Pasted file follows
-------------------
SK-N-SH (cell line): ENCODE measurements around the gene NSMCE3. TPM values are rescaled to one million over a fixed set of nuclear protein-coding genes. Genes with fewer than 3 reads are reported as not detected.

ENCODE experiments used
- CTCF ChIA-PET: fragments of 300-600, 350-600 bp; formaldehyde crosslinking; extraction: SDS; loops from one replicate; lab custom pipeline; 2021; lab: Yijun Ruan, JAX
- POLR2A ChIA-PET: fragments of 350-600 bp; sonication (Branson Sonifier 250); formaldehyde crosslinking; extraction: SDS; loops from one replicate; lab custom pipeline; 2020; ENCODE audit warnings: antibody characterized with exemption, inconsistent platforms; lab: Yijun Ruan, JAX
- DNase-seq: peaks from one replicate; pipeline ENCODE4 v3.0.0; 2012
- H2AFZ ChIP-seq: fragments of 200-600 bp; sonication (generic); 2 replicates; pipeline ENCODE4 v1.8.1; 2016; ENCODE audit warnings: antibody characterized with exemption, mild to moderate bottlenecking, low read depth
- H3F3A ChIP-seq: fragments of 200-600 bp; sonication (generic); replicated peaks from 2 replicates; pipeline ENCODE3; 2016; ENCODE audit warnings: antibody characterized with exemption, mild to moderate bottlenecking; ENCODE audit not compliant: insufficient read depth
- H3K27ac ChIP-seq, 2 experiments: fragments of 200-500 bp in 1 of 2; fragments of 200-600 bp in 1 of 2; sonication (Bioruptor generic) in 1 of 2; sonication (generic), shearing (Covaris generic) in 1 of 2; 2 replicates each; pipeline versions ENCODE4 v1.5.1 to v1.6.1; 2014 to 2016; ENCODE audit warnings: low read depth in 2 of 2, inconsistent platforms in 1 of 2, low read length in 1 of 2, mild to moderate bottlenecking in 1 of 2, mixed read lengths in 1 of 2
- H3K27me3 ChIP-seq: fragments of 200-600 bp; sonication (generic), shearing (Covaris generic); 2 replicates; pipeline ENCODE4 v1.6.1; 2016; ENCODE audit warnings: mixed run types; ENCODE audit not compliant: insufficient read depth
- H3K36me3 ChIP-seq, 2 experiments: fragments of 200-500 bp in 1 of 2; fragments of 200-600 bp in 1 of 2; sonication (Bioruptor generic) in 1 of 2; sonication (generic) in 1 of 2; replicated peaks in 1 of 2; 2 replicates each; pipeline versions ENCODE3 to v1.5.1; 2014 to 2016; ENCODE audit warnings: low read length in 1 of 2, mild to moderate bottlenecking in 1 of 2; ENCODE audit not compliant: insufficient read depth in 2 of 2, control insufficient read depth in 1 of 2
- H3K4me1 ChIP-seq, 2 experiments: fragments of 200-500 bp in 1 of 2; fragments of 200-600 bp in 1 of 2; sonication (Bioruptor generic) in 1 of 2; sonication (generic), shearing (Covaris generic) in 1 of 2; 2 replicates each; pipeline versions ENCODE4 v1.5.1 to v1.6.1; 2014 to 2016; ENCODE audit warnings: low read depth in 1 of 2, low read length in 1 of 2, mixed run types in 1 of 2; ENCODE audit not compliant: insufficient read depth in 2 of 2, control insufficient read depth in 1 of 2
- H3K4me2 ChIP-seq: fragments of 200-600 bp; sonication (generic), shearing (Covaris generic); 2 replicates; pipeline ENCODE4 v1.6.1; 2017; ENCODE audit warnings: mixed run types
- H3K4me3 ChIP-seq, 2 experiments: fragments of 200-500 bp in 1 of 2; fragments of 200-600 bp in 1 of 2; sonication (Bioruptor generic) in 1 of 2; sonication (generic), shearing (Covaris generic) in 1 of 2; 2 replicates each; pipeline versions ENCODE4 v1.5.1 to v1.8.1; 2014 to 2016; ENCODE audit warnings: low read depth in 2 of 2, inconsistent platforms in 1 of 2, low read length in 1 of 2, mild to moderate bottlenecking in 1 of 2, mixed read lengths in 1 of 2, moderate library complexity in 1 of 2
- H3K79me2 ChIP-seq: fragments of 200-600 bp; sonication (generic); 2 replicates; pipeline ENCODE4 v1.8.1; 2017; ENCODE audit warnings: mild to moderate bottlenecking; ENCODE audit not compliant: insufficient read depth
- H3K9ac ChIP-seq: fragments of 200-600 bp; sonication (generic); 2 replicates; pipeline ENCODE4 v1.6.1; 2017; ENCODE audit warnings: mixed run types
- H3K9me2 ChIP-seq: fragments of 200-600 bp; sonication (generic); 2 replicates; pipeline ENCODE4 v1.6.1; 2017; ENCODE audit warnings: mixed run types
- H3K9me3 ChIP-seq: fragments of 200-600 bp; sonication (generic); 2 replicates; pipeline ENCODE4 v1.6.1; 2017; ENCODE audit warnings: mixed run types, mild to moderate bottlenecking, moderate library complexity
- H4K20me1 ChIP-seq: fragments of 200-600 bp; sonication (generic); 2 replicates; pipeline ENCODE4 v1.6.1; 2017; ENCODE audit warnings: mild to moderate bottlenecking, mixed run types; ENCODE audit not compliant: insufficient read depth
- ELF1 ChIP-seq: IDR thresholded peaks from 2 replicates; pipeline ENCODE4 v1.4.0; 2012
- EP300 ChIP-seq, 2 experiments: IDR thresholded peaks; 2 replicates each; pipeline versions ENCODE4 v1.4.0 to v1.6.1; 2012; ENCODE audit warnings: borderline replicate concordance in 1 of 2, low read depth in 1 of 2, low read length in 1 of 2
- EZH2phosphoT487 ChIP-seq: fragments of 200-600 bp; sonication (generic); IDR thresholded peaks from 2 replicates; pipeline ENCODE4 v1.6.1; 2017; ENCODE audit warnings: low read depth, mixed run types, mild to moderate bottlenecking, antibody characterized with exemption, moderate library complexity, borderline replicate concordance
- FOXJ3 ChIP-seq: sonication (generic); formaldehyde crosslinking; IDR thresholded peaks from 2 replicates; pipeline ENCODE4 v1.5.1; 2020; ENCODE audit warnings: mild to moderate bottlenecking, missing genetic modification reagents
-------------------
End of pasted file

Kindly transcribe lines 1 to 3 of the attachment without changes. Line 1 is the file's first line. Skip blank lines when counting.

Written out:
SK-N-SH (cell line): ENCODE measurements around the gene NSMCE3. TPM values are rescaled to one million over a fixed set of nuclear protein-coding genes. Genes with fewer than 3 reads are reported as not detected.

ENCODE experiments used
- CTCF ChIA-PET: fragments of 300-600, 350-600 bp; formaldehyde crosslinking; extraction: SDS; loops from one replicate; lab custom pipeline; 2021; lab: Yijun Ruan, JAX